That is not to say the administration hasn’t done some good things but compared to other countries it has often been behind the curve and there is a constant push to get back to re-opening the economy partly based on what appears to be political motivations.

It is also true a lot of Americans want to do the same but I suspect this is because there is no effective welfare for them like there is in other developed nations. I worry a great deal about the plight of the American people with this President in charge.

These quotes even if they were part of a larger context are jarring in the face of what is happening in the country.

And again, when you have 15 people, and the 15 within a couple of days is going to be down to close to zero, that’s a pretty good job we’ve done.” 26FEB2020

It’s going to disappear. One day, it’s like a miracle, it will disappear.” 28FEB2020

It’s going to go away. … The United States, because of what I did and what the administration did with China, we have 32 deaths at this point … when you look at the kind of numbers that you’re seeing coming out of other countries, it’s pretty amazing when you think of it.” 13MAR2020

I’ve always known this is a real — this is a pandemic. I felt it was a pandemic long before it was called a pandemic.” 17MAR2020

🐣 25+ Best Memes About Slaps Trump | Slaps Trump Memes

As the working week ended on the 20th of March in Australia I had faced the possibility of starting the next week working from home.

On Friday came I was advised I would be in the office on Monday but to be flexible as the situation continued to develop.

As the crisis had escalated I had wondered how it would affect the world in terms of social habits that were dying off with new technologies.

Would more working offices move to hot desks and working from home? Would cinemas die? Would globalisation be altered? Would there be a push for more national agriculture or manufacturing? Would we practice better hygiene?

Would we slow down and appreciate the little things more?

It seemed digital connection would be hastened by this crisis and as the week drew on it appeared this would be very much the case and I was suddenly struck by a realisation having spent most of my working life being in no working place more than two years full time.

I knew I liked working in the office. I knew the routine offered me a discipline and motivation that I benefited from and I liked the air conditioning. I knew I liked my desk and I liked getting my large mocha from my local café Stellarossa.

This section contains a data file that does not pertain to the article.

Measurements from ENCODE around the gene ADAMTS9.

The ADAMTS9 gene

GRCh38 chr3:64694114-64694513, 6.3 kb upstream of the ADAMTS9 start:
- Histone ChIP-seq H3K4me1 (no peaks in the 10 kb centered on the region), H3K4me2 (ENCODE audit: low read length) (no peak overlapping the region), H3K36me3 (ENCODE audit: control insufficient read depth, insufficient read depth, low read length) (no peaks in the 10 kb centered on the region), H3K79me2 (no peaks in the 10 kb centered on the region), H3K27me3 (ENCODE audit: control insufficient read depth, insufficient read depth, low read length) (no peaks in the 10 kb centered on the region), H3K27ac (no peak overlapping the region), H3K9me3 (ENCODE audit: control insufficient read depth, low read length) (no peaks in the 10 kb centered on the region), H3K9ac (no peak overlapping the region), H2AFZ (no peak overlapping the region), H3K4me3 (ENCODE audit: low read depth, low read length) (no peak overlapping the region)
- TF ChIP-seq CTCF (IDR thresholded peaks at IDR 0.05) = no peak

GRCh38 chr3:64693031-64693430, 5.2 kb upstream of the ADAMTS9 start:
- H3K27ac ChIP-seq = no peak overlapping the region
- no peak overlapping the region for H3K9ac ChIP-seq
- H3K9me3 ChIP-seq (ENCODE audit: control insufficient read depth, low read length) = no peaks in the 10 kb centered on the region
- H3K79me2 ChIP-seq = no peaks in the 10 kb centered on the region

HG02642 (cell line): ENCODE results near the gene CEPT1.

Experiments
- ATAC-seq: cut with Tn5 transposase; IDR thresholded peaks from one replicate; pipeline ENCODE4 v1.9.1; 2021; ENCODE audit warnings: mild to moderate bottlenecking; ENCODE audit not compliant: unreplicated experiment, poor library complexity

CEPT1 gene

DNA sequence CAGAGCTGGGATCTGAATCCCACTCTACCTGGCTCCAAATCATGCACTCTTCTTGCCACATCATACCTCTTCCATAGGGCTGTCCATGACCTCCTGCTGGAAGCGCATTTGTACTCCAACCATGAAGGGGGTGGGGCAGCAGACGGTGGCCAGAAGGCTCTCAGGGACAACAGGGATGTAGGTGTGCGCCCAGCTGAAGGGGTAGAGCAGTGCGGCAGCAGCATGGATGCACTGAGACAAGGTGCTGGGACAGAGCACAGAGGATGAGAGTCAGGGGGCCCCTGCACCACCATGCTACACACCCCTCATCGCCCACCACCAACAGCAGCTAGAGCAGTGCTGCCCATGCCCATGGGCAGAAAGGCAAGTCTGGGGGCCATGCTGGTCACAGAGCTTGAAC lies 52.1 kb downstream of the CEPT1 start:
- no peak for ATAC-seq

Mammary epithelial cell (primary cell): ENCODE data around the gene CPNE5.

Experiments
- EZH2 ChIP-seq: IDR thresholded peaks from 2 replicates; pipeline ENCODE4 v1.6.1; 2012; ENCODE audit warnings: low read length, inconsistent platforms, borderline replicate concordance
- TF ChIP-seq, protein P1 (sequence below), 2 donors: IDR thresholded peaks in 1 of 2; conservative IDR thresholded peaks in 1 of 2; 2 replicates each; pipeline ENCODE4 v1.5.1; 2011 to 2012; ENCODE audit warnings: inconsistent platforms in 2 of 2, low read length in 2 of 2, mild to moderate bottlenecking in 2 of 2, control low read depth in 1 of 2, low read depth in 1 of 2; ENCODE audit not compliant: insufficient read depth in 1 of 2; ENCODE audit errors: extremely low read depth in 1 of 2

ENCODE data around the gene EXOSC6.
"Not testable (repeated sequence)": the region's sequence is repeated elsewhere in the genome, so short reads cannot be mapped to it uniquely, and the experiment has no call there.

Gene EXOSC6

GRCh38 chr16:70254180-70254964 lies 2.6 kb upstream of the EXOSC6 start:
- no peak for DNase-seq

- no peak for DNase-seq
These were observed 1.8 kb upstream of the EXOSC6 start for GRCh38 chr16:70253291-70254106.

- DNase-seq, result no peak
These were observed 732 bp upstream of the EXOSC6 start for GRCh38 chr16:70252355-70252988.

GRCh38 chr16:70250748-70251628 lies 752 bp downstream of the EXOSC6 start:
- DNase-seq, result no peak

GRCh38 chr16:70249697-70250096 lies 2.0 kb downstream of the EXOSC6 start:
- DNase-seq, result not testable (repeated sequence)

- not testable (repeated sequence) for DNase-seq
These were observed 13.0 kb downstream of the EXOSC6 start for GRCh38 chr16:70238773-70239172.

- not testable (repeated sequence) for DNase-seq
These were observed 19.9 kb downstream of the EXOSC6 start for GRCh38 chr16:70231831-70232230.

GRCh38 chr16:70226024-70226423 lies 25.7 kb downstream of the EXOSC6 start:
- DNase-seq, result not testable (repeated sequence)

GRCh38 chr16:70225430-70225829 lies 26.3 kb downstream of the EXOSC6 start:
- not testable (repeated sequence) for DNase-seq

That week though I felt very keenly what I would miss the most and it was the people around me.

Cadbury Favourites Party Pack 570g - The Australian Food Shop

In a moment of lunacy that Thursday night I bought four packets of Cadbury Favourites  Party Edition and placed them around the office in different work areas after most people had gone home. With the packets was a printed out note.

These days often we can be heard saying the phrase “Interesting times.”
It’s a shorthand that suits for a variety of purposes.
What we mean is we are living in changing times; we are living in challenging times and yes, we are living in scary times.

Being scared makes sense.
Our way of life is changing for the moment, sports teams are playing to empty venues if they’re playing at all. Shop shelves are bare of things we use on a daily basis. Businesses are closing down and people are losing their jobs. A disease has criss-crossed the globe at a rapid pace and while thousands have thankfully recovered COVID-19 has exacted a death toll and will.

Being scared makes sense but it is not who we are.

Over the recent bushfire season over 18 million hectares of the country was burned. That is 186,000 square kilometres. The bulk of that fire was fought by a handful of rural firefighters and local residents making do under the circumstances. Millions of dollars were raised for the recovery efforts in a matter of days.
Close to 25,000 official Mud Army volunteers responded to the Brisbane floods in 2011 without a care or thought for personal safety or WHS considerations.

There wasn’t as much sports being played in the early 1940s either or during the Great War. There was rationing back then too and a global pandemic to follow.

When the times are interesting…people – all people from around the world are not found wanting.
This is certainly true of the staff of the Queensland College of Teachers.
Things are going to be different in the coming weeks and it is not always going to be easy. But we’re going to get through it together…. standing at a suitable safe distance from each other…sometimes at home. Hey, I told you it was going to be different okay.